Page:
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Friday, 10 December 1965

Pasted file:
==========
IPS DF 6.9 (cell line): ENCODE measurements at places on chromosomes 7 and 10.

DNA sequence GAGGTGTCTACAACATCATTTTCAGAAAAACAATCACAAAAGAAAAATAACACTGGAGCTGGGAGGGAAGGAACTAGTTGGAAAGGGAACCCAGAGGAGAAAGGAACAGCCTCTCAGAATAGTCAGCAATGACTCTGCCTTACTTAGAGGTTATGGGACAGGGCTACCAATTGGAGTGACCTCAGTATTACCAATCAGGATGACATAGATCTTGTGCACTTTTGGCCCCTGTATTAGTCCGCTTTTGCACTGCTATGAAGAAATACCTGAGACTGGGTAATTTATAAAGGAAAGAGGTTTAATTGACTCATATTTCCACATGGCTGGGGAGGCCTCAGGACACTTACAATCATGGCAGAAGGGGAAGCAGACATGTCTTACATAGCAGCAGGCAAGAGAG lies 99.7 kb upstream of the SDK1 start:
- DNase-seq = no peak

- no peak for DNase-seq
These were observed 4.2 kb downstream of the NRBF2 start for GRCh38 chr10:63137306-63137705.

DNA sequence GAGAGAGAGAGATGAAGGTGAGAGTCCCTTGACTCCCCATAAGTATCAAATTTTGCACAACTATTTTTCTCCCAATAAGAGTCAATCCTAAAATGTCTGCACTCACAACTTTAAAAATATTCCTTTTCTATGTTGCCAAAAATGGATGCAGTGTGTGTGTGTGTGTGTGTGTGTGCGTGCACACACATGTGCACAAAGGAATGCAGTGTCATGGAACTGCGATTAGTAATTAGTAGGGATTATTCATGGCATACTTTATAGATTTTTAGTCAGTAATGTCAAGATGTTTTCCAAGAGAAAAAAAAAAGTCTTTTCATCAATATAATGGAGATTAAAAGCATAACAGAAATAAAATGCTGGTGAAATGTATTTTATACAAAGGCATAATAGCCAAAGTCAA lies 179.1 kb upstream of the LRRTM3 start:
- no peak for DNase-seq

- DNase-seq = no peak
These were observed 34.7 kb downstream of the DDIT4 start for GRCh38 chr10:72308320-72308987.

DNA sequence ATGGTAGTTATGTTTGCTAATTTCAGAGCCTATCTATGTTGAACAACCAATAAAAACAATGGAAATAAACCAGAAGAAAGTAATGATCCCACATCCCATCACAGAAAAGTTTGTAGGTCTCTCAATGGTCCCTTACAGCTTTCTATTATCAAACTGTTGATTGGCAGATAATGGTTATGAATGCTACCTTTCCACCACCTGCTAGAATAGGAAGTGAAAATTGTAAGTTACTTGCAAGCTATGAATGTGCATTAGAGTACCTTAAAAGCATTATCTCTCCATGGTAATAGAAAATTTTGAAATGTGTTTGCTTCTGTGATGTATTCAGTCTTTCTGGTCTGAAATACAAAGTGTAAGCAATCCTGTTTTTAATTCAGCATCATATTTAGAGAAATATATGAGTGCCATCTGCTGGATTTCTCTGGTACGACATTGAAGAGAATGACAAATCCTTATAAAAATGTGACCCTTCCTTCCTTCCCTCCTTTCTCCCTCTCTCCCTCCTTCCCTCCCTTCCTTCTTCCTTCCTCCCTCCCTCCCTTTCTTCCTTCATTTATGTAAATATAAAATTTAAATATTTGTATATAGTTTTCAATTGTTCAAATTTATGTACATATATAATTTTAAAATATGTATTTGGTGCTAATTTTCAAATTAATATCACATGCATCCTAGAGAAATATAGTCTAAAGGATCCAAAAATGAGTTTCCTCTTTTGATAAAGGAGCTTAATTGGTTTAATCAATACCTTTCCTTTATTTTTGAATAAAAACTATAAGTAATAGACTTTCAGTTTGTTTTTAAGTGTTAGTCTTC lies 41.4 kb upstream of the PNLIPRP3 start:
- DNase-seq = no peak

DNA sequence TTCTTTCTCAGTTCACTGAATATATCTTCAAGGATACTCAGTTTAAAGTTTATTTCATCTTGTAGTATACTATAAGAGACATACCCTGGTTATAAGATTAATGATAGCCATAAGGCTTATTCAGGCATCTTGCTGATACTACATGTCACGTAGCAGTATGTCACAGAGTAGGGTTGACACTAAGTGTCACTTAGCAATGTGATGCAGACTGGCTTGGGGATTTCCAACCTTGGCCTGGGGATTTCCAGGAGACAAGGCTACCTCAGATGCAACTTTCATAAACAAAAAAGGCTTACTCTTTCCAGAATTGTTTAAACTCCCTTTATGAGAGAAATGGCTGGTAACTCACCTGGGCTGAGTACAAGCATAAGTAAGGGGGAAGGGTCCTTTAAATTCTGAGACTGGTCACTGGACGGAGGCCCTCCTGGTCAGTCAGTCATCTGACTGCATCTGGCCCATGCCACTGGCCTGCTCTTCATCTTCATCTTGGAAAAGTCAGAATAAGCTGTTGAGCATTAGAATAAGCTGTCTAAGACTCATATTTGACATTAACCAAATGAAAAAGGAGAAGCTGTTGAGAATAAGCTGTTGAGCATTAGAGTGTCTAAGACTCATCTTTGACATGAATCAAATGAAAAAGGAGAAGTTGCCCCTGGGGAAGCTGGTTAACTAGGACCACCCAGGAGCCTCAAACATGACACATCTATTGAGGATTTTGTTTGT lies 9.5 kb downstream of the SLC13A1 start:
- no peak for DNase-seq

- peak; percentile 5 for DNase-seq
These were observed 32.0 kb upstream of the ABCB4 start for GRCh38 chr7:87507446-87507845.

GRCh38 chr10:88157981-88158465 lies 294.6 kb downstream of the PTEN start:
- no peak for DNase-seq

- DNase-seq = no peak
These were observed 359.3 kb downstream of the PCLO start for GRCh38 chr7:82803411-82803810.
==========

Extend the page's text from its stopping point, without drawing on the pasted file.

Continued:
Mr BOSMAN (St. George) . - I rise with pleasure to support this Bill, perhaps with greater pleasure than usual, because of the infiltration of the Christmas spirit into the chamber. Everybody seems to be agreeing on one line of thinking in their concern at the magnitude of the subsidy extended to airlines in Australia by the Department of Civil Aviation. There is no doubt, as the Deputy Leader of the Opposition (Mr. Whitlam) said, that civil aviation in Aus: tralia receives the greatest subsidy per medium of departmental accounts than perhaps the whole of the other transport systems in Australia put together. 1 certainly agree with his observation, and indeed, with the observations of the honorable members for Chisholm (Sir Wilfrid Kent Hughes) and Mackellar (Mr. Wentworth) in their appreciation of where we are going in civil aviation from now on. I say that because I do not believe that up until now we have been able to do much about it. Again, there will not be any argument but that civil aviation has made a tremendous emergence since the war years and has expanded extremely rapidly as compared with other forms of transport. This required a very balanced approach by governments. lt is interesting to note that throughout the world many governments found themselves in extreme difficulties and lost tremendous amounts of money over a period of time in the field of aviation. Not the least of these was the United Kingdom Government. However, it was obvious that Our Government was aware of this situation in the early 1950's, when there were many problems. But now we have a balanced and rational airlines system. This is conceded today on both sides of the House. The co-ordination is excellent. The airlines are operating in an acceptable financial manner although some aspersions have been cast on Mr. Ansett as to just how much he is making out of the aircraft activities he is engaged in as compared with his other Operations. Nevertheless, the whole position seems to be balanced up to the point at which we come to the Department of Civil Aviation.